I believe one must consider the natural and social and economic circunstances to resolve well a problem, and for it there is the name of Appropriate Technology (and I add Technics), which involve ancient and modern practical inventions, mainly at the reach of poor people — There are international organizations dedicated to their development and promotion, like: ; and Anyway, fantastic ancient Iranian invention!

    Reply
    • Piedro

      Sorry for the hurry — I wil try again to Post the insinuated Links in the previous Post:

      – Villageearth.org
      – Practicalaction.org
      – VITA, Journey tof orever

      You can Google them

      Reply
  4. Frank Adam

    There were similar European examples involving storing snow in winter in semi underground structures stone or brick vaults with earth on top. I have seen two in the grounds of English country “houses” (mansions) and it was thanks to these that the ice cream industry originated in Italy where winter Appenine snow is more southerly than the Alps. However your adobe conical Iranian example is certainly a striking piece of architecture.

    In respect of Iran, the Time- Life Magazine series of books on WW II includes a volume, ” War in the Outposts” (Simon Rigge, CHICAGO, 1980 ) with a chapter on the Allied supply route to Russia through Khorammshar and Basra and then over Iranian and Iraqi railways to Tabriz (or river barges to Baghdad and trucks to Russia). The whole op has not received the publicity of the Arctic convoys but delivered as much in total. It was started by the British with steam locos and drew in 20 000 largely black US logistic troops with diesel engines. 100 000 local Iranian and Arab labourers were also employed in building or transhipment from ships to trains or trucks. On pp 96-97 it mentions a mix of ancient and modern skills in the construction of a cold warehouse of adobe – mud bricks – walls four feet thick (122cms) and modern refrigeration.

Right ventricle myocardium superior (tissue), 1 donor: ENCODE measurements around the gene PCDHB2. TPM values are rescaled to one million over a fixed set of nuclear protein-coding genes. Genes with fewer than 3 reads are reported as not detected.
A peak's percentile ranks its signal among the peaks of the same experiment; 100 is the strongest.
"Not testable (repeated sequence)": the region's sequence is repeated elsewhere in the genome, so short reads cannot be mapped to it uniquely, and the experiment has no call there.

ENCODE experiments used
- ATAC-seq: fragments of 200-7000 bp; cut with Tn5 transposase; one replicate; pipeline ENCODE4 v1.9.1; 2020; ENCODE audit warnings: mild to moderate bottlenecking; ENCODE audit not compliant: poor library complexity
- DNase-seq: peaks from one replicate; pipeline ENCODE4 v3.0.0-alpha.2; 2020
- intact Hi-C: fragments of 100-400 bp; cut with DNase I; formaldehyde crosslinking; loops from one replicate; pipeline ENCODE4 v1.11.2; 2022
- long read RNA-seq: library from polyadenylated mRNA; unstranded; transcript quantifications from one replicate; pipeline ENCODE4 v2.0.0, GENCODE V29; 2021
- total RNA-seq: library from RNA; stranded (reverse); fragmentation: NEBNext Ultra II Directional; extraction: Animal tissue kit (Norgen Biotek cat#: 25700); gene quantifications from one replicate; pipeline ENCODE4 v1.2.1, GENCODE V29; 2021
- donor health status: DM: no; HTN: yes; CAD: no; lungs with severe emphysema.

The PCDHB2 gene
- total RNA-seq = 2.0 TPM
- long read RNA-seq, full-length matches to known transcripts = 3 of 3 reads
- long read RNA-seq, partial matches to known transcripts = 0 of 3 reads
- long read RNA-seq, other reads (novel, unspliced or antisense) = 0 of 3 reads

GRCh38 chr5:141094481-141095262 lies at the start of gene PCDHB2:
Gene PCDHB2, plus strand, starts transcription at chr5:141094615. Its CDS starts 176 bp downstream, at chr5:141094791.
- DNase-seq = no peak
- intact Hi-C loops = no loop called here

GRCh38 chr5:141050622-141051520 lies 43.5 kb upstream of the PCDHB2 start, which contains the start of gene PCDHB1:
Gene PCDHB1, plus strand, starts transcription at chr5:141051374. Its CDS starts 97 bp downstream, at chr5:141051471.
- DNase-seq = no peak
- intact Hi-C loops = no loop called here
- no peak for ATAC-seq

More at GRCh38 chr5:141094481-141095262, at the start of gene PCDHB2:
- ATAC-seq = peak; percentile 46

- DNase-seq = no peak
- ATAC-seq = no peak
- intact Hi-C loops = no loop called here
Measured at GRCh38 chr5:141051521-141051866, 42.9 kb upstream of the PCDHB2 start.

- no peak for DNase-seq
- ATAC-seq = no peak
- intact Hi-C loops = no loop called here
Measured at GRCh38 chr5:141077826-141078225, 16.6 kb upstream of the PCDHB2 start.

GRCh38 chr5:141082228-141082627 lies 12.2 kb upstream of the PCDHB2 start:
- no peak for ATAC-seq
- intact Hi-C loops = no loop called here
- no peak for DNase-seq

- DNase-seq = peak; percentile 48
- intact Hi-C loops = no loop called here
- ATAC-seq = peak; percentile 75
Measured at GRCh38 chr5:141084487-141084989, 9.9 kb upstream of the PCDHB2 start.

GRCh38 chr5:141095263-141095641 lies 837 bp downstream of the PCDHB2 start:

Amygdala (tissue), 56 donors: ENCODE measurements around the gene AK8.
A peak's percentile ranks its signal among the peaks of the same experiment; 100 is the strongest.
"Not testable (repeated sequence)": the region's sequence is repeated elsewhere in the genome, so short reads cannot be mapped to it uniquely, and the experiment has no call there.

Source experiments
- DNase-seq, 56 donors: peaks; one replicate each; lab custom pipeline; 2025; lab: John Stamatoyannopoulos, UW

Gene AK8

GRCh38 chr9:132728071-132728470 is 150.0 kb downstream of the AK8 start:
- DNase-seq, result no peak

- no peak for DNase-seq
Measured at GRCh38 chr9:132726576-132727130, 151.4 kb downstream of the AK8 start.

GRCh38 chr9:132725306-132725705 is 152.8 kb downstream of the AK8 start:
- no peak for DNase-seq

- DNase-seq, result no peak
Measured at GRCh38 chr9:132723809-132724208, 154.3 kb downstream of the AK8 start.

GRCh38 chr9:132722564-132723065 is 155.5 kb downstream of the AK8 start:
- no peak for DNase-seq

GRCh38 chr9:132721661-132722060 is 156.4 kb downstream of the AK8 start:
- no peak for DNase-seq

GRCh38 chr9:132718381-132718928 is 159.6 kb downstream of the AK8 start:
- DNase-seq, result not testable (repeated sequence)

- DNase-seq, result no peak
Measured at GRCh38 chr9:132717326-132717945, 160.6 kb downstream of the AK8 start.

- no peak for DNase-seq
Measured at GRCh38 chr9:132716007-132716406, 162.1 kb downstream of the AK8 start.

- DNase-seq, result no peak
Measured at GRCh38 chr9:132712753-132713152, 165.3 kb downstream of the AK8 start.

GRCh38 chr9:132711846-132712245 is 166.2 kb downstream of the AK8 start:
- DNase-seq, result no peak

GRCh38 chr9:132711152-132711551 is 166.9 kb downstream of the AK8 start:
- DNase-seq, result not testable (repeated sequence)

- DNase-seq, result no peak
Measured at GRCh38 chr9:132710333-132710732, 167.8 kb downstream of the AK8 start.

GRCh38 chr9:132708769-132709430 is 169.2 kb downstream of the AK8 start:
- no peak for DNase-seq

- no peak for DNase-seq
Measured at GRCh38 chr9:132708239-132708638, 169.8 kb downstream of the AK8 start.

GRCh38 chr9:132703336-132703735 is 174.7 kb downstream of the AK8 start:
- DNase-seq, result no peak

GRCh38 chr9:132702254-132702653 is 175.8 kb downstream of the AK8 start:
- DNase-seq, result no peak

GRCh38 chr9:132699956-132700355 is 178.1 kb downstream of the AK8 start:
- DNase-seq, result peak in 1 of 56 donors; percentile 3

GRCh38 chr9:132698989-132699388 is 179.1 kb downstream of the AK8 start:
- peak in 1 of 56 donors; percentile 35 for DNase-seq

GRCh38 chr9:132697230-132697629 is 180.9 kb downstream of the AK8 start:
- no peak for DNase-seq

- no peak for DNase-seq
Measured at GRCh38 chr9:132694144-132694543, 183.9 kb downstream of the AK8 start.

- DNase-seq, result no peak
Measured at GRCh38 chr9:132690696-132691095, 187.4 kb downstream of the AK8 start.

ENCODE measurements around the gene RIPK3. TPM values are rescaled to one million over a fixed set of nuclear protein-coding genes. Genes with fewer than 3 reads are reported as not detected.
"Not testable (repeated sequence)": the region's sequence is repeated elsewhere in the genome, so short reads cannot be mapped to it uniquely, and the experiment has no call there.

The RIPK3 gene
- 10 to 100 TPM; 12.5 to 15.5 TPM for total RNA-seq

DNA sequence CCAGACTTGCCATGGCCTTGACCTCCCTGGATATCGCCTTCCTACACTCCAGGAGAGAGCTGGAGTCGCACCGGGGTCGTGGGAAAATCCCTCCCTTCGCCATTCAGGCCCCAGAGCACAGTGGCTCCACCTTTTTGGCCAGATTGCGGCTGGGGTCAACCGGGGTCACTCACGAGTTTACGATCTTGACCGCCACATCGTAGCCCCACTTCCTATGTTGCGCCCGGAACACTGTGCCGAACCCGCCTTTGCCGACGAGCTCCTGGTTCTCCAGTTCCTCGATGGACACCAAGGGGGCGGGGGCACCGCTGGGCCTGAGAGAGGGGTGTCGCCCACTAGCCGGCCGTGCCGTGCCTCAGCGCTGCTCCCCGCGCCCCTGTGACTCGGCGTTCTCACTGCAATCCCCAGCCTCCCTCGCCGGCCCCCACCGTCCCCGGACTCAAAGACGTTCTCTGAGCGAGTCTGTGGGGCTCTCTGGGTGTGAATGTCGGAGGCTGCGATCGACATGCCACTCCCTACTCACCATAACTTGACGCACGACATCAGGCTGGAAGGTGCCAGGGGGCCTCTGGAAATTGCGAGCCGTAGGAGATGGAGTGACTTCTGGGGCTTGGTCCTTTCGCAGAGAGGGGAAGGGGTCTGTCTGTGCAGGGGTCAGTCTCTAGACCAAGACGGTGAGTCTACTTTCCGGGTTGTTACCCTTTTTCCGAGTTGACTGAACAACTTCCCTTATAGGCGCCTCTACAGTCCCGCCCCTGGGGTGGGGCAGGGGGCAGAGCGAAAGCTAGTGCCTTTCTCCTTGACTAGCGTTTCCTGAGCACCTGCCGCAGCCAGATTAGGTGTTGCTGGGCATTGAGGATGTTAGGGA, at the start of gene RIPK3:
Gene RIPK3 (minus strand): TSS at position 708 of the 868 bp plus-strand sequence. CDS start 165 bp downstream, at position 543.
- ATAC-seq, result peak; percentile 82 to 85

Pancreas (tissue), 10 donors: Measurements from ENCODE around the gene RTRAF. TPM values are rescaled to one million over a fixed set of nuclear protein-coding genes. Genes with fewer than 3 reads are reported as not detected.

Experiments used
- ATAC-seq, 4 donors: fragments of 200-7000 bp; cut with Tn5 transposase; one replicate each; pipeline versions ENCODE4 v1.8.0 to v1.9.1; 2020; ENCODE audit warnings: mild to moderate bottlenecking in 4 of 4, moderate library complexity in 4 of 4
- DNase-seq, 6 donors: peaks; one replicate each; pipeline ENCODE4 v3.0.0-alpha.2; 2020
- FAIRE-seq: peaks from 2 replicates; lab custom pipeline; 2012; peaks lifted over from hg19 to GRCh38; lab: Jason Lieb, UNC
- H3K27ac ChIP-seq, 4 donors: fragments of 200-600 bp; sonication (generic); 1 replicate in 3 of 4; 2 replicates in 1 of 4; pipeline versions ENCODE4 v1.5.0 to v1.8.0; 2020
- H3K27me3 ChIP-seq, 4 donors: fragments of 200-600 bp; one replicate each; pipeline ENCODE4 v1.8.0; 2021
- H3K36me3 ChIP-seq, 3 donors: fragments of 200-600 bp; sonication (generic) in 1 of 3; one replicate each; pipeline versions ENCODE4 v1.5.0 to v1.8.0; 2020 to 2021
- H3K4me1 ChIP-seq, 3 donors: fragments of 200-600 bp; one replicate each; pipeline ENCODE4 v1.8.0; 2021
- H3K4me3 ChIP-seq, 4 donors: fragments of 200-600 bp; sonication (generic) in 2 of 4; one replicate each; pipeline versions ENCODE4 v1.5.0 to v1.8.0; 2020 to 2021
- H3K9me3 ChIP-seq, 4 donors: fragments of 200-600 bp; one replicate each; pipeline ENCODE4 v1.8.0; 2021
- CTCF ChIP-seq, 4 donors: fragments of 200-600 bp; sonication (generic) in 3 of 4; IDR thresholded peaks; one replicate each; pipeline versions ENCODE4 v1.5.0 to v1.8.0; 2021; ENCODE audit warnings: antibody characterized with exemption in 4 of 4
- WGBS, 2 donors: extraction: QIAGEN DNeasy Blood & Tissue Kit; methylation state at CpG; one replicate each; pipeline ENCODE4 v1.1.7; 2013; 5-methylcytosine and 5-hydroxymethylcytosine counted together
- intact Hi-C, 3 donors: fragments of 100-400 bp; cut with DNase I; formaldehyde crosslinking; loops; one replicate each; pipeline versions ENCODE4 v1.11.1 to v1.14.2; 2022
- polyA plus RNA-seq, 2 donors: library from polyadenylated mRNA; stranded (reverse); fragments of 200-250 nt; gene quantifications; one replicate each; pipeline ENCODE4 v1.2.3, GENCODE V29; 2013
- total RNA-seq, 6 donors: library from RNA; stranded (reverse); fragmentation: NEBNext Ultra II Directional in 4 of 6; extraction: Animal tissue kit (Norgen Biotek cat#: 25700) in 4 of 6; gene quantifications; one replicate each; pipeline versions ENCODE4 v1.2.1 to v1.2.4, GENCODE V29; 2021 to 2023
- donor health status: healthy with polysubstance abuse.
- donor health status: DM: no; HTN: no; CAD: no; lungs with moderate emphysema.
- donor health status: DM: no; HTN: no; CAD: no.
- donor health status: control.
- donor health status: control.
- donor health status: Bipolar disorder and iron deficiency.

Reply
  5. Frank Adam

    There were similar European examples involving storing snow in winter in semi underground structures stone or brick vaults with earth on top. I have seen two in the grounds of English country “houses” (mansions) and it was thanks to these that the ice cream industry originated in Italy where winter Appenine snow is more southerly than the Alps. However your adobe conical Iranian example is certainly a striking piece of architecture.

    In respect of Iran, the Time- Life Magazine series of books on WW II includes a volume, ” War in the Outposts” (Simon Rigge, CHICAGO, 1980 ) with a chapter on the Allied supply route to Russia through Khorammshar and Basra and then over Iranian and Iraqi railways to Tabriz (or river barges to Baghdad and trucks to Russia). The whole op has not received the publicity of the Arctic convoys but delivered as much in total. It was started by the British with steam locos and drew in 20 000 largely black US logistic troops with diesel engines. 100 000 local Iranian and Arab labourers were also employed in building or transhippment from ships to trains or trucks. On pp 96-97 it mentions a mix of ancient and modern skills in the construction of a that a cold warehouse of adobe – mud bricks – walls four feet thick (122cms) and modern refrigeration.

    Reply
  6. JTR

    Ice houses would work best for a smaller and more stable population, and that requires peaceful family planning programs.

    Reply